We’ve all experienced them at one time or another in our careers: a colleague whose very entrance into work each day makes us cringe, or a co-worker whose contributions to team efforts seems to complicate everything, exponentially.
And while I suspect that what irritates you differs from what irritates me, the important revelation is not the variety of annoying behaviors, but why we are so aggravated in the first place. This may come as a bit of a shock, so be prepared: the people who irritate us the most are probably mirroring behaviors, tendencies or actions that we dislike about ourselves.
The next time someone aggravates you at work and you begin to feel your jaw tighten and your head hurt, make a note of what they are doing, and how, on a scale of 1 – 10, you are reacting to it physically and emotionally.
- Eye-rolling, time wasted, jaw-clenching: just a little? A minor annoyance.
- Full-blown migraine and GI disturbance? Time for some self-coaching.
After several entries into your impromptu log book, do some data analysis to identify any trends or patterns. It’s important to look for the behaviors that incite the most extreme physical and emotional reactions in you.
Is it the idea thief, who picks your brain then runs to the boss with his/her “new idea” or is it the slacker who tags along on group efforts, and gets recognized along with the rest for minimal contributions? Maybe it’s the know-it-all who really doesn’t know anything (or so you believe), or the brown-noser who complains about the boss, then takes every opportunity to place themselves in the boss’s good graces.
Eleanor Roosevelt is famously quoted as saying that “No one can make you feel inferior without your consent“. Some 21st century interpretations of this include “No one can insult you without your permission” and “No one can make you feel bad without your permission“.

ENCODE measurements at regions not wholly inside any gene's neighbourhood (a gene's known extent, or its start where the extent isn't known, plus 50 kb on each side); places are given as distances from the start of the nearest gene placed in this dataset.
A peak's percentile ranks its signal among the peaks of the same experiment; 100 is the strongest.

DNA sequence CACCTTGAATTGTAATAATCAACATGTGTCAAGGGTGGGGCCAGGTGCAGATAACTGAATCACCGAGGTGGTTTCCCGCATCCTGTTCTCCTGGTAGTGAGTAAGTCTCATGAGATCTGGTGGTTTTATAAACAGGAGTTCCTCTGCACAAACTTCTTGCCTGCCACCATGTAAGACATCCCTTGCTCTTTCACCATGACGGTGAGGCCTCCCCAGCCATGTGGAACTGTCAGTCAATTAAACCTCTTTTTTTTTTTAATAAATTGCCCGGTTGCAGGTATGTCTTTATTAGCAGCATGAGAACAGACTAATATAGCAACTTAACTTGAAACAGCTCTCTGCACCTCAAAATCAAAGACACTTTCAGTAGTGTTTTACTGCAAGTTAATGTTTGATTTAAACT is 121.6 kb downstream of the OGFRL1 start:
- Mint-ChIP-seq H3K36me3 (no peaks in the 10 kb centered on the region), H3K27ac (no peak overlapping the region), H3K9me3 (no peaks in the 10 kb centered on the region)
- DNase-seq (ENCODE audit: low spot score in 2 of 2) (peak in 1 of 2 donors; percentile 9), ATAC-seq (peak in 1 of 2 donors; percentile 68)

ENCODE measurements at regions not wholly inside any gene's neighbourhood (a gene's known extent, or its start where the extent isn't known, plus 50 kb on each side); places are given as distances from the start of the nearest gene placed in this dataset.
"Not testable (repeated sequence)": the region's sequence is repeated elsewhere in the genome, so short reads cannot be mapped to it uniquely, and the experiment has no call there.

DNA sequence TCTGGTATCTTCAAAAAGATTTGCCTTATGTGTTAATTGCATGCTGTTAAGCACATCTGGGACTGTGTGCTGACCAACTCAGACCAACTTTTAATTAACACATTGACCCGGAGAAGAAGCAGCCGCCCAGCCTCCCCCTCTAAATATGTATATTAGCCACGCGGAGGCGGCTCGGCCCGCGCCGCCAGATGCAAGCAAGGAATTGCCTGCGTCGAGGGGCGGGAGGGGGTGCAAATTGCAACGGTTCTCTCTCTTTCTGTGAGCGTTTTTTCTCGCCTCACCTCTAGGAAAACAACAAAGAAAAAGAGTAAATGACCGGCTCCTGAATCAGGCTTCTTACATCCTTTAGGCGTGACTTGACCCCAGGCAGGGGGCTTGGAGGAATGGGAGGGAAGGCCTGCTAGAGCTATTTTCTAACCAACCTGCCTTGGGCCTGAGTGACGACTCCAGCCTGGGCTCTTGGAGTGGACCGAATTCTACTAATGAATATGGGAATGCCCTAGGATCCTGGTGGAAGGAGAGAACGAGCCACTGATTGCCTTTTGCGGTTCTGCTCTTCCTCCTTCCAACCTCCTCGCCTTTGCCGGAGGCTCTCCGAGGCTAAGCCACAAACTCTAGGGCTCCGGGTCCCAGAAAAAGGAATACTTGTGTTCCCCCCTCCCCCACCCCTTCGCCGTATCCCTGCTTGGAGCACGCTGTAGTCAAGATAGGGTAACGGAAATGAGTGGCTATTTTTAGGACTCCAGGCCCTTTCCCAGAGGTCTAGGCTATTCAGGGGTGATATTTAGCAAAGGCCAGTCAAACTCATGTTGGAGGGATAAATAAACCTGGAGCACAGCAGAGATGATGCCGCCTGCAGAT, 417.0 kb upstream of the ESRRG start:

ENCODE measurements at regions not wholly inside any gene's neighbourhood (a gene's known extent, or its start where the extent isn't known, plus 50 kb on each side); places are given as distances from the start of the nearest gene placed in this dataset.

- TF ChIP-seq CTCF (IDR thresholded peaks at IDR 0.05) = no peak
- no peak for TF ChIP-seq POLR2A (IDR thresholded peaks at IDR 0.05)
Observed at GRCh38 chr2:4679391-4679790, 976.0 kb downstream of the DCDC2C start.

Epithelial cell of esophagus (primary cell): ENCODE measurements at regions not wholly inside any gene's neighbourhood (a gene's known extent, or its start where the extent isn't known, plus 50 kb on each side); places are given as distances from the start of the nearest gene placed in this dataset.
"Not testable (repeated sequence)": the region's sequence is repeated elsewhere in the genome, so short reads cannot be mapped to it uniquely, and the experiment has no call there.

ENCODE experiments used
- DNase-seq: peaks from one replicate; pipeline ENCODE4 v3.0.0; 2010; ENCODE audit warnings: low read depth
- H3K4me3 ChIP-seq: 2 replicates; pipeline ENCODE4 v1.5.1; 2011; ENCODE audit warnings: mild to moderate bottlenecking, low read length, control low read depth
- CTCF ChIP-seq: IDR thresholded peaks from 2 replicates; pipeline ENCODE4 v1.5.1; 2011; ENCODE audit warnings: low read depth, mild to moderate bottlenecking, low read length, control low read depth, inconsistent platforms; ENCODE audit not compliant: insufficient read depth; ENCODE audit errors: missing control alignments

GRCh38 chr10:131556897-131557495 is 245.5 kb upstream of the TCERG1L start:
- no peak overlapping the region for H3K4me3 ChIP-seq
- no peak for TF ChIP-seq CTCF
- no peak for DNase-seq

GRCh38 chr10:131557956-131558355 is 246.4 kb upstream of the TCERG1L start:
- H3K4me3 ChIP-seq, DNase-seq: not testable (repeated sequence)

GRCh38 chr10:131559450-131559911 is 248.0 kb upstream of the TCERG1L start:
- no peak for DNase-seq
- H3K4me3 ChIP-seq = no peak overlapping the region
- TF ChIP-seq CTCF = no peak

I’m going to add this one: “No one can IRRITATE you to the point of physical discomfort without your OK”.
When we find ourselves reacting strongly to the “bad behavior” of others, we often own more of the responsibility than we realize. While we are judging others and how appropriate or inappropriate their behaviors and actions may be, we are almost always judging ourselves for these same issues.
The best way to dial back the annoyance someone else is causing you is to identify where you are critical of yourself for similar actions. Some of this may be buried pretty deep, so don’t give up if you can’t immediately connect with the emotion and/or time when you were the offending party. If you’re patient, you’ll find it.
Once you make the connection, allow yourself to laugh (or grimace) and then forgive yourself for being human. Spend some time thinking about where you were on your journey and from the vantage point of looking back, see how much you have learned from your experiences, good and bad.
Think again of your current situation and that annoying colleague. They’re on their own journey, and in time, they’ll probably look back and grimace or laugh at themselves. Forgive them for being human and know that they have their own path to travel and their own timeline for self-discovery.
By acknowledging and accepting our own humanity, we revoke the consent of our internal critic; and we invoke the peace that comes with forgiveness and letting go. Try it sometime – the transformation you’ll see in yourself and others is humbling, and well worth the effort.
(Blog article originally posted by the author on LinkedIn)